"It's hard to be gay in the Deep South," said father of four, Jay Turner. "I was excommunicated from my church when I came out, I lost my relationship with my parents and extended family, and I've been discriminated against in some very severe ways."
"But I wouldn't trade being a dad for anything."
Jay with his kids
Jay grew up in an ultra-conservative environment in rural Kentucky, and didn't come out till 2014. He was married to the mother of his children at the time.
Although Jay had experimented with other guys in college, he had never considering himself gay. It wasn't until he fell in love with his best friend in 2012 that he came to terms with his true self. After their relationship ended, Jay decided he couldn't stay in the shadows any longer.
"I can't tell you how good it feels to live openly and honestly about who I am."
But living his true self hasn't come without its struggles.
"Fatherhood as a straight man was easy; fatherhood as an out gay man is much harder," said Jay. "I completely lost the support of my family. I haven't spoken to my parents in over three years, even though they're still involved in the lives of my children."
But despite these hardships, Jay has message for other closeted fathers:
"Drop the mask. Let people see the real you. Be authentic. Be vulnerable."
It was his children who helped him find happiness and thrive as he chose to live his authentic life. When Jay came out, his children were still relatively young and he was able to use simple stories to explain to them that their dad liked boys and not girls.
"My children were largely unfazed," explained Jay. "They ask questions sometimes, but I don't think they really dwell much on the fact that I'm gay."
And from his kids, he learned to love.
"Kids don't see the same divisions that adults see. I've learned to love people in much deeper ways because of the example set by my kids."
Jay also learned to seize every moment and to always allow time for play.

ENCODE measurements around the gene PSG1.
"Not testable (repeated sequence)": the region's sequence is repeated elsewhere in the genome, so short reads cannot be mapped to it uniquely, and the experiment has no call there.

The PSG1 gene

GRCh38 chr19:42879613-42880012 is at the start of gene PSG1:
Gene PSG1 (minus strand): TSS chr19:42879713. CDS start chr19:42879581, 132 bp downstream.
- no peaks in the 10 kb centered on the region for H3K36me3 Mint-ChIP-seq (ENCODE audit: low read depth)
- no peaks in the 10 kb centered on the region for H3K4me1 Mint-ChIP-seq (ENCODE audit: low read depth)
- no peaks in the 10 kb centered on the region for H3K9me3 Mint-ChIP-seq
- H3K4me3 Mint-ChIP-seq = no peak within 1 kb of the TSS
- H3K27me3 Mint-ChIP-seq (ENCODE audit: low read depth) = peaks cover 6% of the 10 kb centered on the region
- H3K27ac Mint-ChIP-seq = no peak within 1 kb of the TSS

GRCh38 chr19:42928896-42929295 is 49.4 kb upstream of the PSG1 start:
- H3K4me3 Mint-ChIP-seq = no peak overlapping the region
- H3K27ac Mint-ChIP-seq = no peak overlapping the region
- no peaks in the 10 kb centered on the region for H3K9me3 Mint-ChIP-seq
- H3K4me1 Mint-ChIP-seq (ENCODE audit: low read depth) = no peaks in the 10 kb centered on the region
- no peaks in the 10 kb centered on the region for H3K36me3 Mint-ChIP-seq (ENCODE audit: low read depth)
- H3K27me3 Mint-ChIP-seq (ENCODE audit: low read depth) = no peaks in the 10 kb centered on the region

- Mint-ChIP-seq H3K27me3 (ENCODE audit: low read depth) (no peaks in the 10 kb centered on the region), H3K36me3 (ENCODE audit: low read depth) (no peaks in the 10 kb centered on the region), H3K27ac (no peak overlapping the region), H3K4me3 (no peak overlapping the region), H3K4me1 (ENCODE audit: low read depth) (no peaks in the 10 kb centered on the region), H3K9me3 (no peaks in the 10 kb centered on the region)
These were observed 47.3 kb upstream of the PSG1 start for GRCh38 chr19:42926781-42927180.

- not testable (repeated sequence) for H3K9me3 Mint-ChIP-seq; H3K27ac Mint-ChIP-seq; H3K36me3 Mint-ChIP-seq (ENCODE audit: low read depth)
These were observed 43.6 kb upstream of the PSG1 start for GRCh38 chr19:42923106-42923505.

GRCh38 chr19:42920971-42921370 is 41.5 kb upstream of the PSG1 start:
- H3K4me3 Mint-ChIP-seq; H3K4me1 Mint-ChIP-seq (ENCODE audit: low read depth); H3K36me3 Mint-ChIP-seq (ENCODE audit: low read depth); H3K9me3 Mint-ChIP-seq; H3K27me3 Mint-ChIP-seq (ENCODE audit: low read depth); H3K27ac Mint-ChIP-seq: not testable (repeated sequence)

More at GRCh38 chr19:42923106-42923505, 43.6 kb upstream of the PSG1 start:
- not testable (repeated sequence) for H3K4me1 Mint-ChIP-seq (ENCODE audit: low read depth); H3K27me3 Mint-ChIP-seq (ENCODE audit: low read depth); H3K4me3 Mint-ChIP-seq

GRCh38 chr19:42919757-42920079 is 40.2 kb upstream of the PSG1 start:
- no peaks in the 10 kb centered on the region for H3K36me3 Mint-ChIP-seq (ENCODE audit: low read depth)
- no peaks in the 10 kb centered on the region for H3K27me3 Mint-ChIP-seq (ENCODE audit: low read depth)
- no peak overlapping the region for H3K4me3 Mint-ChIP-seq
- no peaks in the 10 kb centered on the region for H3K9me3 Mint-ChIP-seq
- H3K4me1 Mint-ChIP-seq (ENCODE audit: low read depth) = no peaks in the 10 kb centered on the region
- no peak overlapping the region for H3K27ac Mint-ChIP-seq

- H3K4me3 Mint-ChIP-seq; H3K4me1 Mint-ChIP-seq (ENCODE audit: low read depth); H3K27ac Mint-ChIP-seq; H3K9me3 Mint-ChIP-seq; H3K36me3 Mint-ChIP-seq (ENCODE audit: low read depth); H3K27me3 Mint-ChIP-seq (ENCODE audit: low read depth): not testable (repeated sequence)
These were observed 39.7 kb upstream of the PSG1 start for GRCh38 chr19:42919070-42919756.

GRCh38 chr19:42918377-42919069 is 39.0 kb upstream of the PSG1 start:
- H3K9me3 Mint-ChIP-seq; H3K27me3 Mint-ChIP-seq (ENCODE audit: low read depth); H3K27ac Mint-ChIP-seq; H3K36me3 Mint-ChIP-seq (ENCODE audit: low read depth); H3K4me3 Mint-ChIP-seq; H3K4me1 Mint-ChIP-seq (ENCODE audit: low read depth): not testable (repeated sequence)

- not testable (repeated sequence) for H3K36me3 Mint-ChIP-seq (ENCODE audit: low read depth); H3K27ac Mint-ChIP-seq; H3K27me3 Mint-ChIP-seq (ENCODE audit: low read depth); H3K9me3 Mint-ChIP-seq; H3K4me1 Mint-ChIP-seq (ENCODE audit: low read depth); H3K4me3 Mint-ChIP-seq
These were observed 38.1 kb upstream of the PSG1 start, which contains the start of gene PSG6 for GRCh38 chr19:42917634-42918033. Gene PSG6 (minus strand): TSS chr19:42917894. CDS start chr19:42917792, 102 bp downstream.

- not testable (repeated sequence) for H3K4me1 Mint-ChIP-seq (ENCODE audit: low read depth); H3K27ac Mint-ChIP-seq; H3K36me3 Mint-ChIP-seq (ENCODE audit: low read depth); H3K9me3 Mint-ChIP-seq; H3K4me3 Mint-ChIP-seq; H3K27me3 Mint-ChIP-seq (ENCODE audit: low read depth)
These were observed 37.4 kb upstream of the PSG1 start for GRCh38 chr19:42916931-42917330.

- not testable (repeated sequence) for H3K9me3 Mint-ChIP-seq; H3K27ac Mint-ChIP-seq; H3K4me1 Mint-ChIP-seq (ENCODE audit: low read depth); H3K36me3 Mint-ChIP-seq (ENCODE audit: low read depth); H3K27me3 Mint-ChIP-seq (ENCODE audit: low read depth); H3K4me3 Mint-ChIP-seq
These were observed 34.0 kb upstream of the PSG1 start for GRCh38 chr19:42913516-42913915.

"From singing at the top of your lungs in the car, to playing a game while waiting for dinner to arrive at the table, there's always room to play."
Jay and his ex-wife have maintained a very good co-parenting relationship for their kids. They coordinate closely for the children's schedules as they're always on the go with their sporting activities. Jay also has the kids almost every weekend. How does Jay find time for himself? Many of the members of his gay dad support group in Birmingham asked him the same thing.
"I'm the kind of person who is constantly on the go," said Jay. "I get up early every morning for a little me time with a run or to hit the gym, put in my hours at the office, and then spend time with friends during the week. Almost every weekend is reserved for my kids."
Jay thrives in his busy life as he loves being a dad!
"It's a simple, easy joy that comes with being a dad. From visiting the library and checking out books, to cooking dinner together - we make everything an adventure. After becoming a dad, I realized that I was not my own. That I had a greater purpose. I was put here to love people unconditionally."
The message is clear: All you need is love, and for your kids to teach you that lesson.